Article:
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Minnesota's legislature doesn't disclose employee discrimination

If there's one thing that Minnesota legislators appear to enjoy relaying to the public, it's about how focused on being transparent they are, especially as it relates to being selective in spending taxpayer dollars. A recent investigation shows that they aren't forthright with everything, though.

Researchers found that they appear to collectively and intentionally sweep legal settlements, employee complaints and instances of impropriety among lawmakers under the carpet.

It should be noted that the nondisclosure of this information is not being done in violation of any state policies or laws.

Instead, over the years, Minnesota state legislators have purposefully crafted state regulations so that this type of information is exempt from having to be disclosed under the existing open records laws. It's because of this that, in most cases, misconduct among state representatives or senators is often only heard about if a whistleblower steps forward.

In recent years, there have been two memorable instances in which many taxpayers would have perhaps liked to have heard about their lawmaker's indiscretions, but didn't until long after the fact.

Republicans in Minnesota's House of Representatives reportedly had a lawsuit filed against them at one point. In it, an individual accused one of their members of discrimination in the workplace. They reportedly ended up settling the case with the individual for $72,500. Reportedly it was so hush-hush, that not even their fellow Democrats knew about it.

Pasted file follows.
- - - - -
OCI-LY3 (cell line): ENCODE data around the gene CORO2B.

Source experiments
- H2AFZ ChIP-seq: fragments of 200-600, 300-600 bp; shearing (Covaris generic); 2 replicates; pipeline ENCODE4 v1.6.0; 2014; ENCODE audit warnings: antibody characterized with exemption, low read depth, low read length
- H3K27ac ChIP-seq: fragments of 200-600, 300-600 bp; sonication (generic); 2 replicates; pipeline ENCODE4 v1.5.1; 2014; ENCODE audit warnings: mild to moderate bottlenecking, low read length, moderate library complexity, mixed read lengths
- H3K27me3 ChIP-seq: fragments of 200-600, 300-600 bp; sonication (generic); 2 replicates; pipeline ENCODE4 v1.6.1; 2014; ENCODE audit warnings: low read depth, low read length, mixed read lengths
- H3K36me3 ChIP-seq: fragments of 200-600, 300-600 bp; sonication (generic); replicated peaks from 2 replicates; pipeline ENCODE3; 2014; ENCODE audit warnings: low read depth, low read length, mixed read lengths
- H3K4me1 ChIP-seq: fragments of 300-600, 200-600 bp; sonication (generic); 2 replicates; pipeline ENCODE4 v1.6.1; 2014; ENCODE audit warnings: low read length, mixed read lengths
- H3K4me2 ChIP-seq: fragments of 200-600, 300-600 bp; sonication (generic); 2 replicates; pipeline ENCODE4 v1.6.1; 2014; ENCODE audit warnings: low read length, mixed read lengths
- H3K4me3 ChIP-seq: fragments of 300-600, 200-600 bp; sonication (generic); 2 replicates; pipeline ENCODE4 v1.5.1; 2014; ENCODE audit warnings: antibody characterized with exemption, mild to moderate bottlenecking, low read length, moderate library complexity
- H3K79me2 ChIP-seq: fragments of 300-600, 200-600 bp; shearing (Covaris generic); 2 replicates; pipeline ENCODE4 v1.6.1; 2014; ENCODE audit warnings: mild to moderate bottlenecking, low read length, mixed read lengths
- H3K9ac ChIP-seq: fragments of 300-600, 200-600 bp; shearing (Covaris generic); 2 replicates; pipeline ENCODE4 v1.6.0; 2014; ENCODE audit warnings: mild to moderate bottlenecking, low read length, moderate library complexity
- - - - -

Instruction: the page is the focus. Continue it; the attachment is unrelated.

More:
In another instance in 2015, it came out that the Democrats ended up settling a two-year long sexual harassment case, but never were willing to specify the name of the victim in the case.

Once each of these cases was learned about, legislators for both parties were contacted. Each said that they knew for sure that taxpayer money didn't go to settling the lawsuits. No evidence was produced to corroborate those statements though.

When pressed for additional details on the two cases, legislators from both sides simply said that they're working to find ways to eliminate discrimination, such as sexual harassment, in the workplace.

If you believe that you've been treated inappropriately, unfairly or you've been harassed on the job, then a St. Paul, Minnesota workplace discrimination attorney may recommend filing suit against your employer.

Source: Fairbault Daily News, "Why Legislature doesn't release information on harassment, settlements: They don't have to," Tom Scheck, Dec. 06, 2017

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